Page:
The table shows the plasmid features of the constructed CRISPRi plasmid, the sponge plasmid and the anti-sgRNA plasmid in detail.


S3 Table. Sequences for the cell-free assay.

The DNA regions of interest in this study are summarized here.


S4 Table. Sequences for RT-qPCR primers.

RT-primers were used for cDNA synthesis and REV and FWD primer pairs were used in qPCR reactions. The amplification products were for ftsZ (gene ID 944786) 97 nucleotides, for rrsB (gene ID 948466) 158 nucleotides and for cysG (gene ID 947880) 105 nucleotides long.


S5 Table. RT-qPCR statistics.

Cq values for technical triplicates for reference genes rrsB, cysG and target gene ftsZ and their mean and standard deviation (StDiv) values.


S6 Table. RT-qPCR amplification efficiency and goodness of the linear fit for rrsB and cysG.

From the obtained Cq values (see S4 Table), the amplification efficiencies for reference genes rrsB and cysG were extracted from the linear fit equations.


S1 Movie. This video shows E. coli (with the CRISPRi and anti-sgRNA plasmids) in a microfluidic chamber without inducers of the CRISPRI mechanism.

The images are an overlay of BF/phase contrast and fluorescence channels of mVenus and mRFP. Time is shown as hh:mm …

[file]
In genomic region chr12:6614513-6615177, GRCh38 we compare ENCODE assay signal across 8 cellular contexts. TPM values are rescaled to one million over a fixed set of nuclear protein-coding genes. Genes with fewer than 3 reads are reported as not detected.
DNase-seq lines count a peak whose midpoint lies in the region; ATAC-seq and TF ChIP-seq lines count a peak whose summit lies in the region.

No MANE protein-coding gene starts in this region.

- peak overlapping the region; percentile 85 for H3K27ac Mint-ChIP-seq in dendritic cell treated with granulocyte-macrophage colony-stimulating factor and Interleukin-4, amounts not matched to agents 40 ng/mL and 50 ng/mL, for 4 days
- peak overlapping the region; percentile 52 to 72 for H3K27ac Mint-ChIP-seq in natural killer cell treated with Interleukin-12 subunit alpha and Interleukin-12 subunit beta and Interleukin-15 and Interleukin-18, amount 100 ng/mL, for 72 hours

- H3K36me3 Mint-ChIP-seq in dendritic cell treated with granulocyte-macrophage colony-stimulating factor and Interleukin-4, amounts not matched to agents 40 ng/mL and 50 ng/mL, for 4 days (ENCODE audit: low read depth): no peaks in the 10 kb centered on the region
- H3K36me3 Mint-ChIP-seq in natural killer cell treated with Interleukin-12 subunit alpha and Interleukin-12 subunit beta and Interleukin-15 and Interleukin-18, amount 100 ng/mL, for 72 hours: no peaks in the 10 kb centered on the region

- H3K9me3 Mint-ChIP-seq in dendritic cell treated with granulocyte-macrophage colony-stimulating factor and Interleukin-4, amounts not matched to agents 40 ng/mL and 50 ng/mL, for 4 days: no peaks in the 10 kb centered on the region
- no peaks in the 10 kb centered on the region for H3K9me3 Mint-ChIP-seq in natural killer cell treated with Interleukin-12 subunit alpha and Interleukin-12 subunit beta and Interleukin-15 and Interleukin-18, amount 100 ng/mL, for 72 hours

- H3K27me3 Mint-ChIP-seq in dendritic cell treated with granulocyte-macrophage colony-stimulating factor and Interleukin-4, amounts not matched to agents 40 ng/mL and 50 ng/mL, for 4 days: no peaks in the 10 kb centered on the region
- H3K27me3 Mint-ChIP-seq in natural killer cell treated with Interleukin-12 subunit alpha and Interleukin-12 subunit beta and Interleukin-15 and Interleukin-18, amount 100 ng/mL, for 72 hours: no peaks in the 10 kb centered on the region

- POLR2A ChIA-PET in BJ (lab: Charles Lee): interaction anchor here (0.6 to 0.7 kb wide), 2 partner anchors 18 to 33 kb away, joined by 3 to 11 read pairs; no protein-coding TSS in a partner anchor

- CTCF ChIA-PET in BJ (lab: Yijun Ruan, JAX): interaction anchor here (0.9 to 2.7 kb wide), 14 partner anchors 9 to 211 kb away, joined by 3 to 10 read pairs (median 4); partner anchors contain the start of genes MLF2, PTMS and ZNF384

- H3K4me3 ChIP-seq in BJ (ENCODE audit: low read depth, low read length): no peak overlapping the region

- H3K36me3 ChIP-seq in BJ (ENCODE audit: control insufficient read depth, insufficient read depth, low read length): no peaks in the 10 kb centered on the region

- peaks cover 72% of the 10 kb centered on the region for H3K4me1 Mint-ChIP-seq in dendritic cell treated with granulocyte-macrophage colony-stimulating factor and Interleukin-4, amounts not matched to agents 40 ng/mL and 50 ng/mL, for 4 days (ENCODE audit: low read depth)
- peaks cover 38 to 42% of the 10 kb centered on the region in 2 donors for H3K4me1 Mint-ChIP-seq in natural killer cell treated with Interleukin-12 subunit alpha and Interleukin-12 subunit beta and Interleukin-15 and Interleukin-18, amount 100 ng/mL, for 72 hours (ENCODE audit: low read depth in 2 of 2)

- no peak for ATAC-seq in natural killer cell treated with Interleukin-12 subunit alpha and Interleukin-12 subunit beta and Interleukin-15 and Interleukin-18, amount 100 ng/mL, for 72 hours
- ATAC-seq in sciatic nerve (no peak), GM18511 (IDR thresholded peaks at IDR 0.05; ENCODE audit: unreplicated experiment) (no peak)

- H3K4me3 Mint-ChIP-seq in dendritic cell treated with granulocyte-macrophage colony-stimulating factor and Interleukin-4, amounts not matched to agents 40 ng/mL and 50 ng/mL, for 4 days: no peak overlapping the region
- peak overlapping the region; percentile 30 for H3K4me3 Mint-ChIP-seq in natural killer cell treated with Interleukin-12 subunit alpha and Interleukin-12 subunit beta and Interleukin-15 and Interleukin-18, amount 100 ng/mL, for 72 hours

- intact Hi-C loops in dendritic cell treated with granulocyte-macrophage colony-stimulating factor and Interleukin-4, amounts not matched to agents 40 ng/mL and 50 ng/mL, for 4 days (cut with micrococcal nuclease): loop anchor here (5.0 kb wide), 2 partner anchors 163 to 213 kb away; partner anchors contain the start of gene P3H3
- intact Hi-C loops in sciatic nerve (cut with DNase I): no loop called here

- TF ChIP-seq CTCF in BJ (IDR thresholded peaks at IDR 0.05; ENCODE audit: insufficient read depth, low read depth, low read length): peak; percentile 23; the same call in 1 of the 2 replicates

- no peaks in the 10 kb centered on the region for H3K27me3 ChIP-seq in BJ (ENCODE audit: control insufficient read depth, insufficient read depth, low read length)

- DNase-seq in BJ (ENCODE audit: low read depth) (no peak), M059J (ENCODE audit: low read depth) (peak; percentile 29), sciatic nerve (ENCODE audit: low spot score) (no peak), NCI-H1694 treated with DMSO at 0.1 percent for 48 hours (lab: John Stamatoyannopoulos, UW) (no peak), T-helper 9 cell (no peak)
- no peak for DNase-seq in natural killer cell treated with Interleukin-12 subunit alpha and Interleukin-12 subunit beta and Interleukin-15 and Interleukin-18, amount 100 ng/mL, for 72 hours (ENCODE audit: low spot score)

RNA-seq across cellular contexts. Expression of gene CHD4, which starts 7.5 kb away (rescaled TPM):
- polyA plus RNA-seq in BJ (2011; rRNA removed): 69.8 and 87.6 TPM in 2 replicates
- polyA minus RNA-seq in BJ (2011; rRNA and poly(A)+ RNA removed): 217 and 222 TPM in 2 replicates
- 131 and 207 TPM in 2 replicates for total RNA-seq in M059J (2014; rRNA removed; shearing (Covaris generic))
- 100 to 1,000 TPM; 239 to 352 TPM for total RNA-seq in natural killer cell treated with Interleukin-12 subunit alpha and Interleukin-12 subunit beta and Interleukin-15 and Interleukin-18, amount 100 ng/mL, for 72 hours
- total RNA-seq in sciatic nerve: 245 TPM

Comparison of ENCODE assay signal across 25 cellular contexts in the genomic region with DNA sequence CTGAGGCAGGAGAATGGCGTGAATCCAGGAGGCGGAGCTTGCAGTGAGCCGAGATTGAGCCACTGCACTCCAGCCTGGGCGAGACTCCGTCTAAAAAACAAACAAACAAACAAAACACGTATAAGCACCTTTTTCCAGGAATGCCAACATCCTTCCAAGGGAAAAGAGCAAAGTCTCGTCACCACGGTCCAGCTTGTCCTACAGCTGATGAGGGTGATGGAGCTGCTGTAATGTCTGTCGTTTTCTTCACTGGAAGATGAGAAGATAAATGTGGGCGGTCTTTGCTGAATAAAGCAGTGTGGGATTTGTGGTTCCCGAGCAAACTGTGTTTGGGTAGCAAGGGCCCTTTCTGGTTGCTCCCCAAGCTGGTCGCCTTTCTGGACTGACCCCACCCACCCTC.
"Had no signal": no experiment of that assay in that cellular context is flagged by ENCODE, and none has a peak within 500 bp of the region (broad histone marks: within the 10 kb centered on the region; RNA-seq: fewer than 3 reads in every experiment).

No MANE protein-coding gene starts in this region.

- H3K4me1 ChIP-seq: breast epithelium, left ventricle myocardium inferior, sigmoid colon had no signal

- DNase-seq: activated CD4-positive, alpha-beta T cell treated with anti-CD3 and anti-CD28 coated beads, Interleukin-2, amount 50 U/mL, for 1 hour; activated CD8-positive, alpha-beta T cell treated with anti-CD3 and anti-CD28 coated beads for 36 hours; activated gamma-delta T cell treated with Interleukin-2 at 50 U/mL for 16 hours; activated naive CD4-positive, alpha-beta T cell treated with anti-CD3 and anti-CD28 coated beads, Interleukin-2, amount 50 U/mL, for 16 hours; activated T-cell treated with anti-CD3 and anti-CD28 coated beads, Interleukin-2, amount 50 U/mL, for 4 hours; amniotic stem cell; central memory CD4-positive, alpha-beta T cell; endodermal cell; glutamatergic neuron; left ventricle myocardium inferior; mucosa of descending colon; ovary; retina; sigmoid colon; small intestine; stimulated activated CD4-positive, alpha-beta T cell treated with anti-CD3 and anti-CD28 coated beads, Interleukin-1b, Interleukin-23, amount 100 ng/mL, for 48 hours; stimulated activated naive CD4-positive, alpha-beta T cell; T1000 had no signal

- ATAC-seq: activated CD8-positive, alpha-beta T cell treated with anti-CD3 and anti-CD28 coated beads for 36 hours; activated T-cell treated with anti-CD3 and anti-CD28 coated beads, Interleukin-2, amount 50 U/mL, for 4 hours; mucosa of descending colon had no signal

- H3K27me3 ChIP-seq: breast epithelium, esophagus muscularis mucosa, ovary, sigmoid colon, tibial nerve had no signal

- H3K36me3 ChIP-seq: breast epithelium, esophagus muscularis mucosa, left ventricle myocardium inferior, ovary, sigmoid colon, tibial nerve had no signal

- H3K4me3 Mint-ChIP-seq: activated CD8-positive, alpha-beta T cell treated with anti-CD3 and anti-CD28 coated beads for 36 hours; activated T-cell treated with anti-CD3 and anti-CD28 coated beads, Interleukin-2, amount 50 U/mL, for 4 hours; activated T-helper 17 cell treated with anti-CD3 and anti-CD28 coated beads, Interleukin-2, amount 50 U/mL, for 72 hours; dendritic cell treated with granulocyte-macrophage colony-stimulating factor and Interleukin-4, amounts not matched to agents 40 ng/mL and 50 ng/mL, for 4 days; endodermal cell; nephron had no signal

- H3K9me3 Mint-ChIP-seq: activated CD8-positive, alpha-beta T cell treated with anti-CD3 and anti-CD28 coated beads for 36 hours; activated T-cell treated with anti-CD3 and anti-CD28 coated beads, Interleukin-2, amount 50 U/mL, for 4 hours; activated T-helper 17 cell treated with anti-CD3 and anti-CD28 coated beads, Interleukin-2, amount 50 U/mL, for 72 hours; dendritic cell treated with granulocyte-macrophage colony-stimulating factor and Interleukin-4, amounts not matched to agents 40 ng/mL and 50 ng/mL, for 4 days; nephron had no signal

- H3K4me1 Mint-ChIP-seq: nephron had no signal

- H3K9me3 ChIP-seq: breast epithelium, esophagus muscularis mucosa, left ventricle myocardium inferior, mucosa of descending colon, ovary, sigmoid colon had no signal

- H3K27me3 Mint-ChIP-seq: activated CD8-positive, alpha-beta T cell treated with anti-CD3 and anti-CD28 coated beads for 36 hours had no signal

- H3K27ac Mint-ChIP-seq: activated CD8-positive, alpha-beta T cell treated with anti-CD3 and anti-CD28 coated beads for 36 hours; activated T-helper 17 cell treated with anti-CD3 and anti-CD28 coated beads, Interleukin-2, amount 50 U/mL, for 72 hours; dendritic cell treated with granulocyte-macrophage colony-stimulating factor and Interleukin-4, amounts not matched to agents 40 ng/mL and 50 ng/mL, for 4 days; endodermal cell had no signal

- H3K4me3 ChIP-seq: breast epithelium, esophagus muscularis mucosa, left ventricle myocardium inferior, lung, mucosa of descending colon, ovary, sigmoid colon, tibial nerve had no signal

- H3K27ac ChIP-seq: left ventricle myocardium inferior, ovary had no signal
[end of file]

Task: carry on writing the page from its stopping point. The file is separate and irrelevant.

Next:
S2 Movie. This video shows filamentous growth of E. coli in microfluidic chambers upon induction with 500 μM IPTG and 107 nM aTc (100% level).

The images are an overlay of BF/phase contrast and fluorescence channels of mVenus and mRFP. Time is shown as hh:mm …


S3 Movie. Active switching in microfluidic chambers.

Filamentous growth is induced (215 μM IPTG and 46 nM aTc) for 2 hours. From there on the freshly supplied medium does not contain IPTG and aTc, but is supplemented with 50 nM AHL. The video starts after 1 hour of induction. One cell starts to re-divide about 50 minutes after the medium change. The images are an overlay of BF/phase contrast and fluorescence channels of mVenus and mRFP. The time is shown in hh:mm.


S4 Movie. Passive switching in microfluidic chambers.

Filamentous growth is induced (215 μM IPTG and 46 nM aTc) for 2 hours. After the time window, the freshly supplied medium is without inducers. The images are an overlay of BF/phase contrast and fluorescence channels of mVenus and mRFP. This video shows a bacterium that has a relatively low growth rate during induction and takes relatively long to start re-division. The time is shown in hh:mm.



We would like to thank Ulrich Gerland and Tobias Pirzer for useful discussions and Katharina Häußermann for experimental assistance with the Western blot.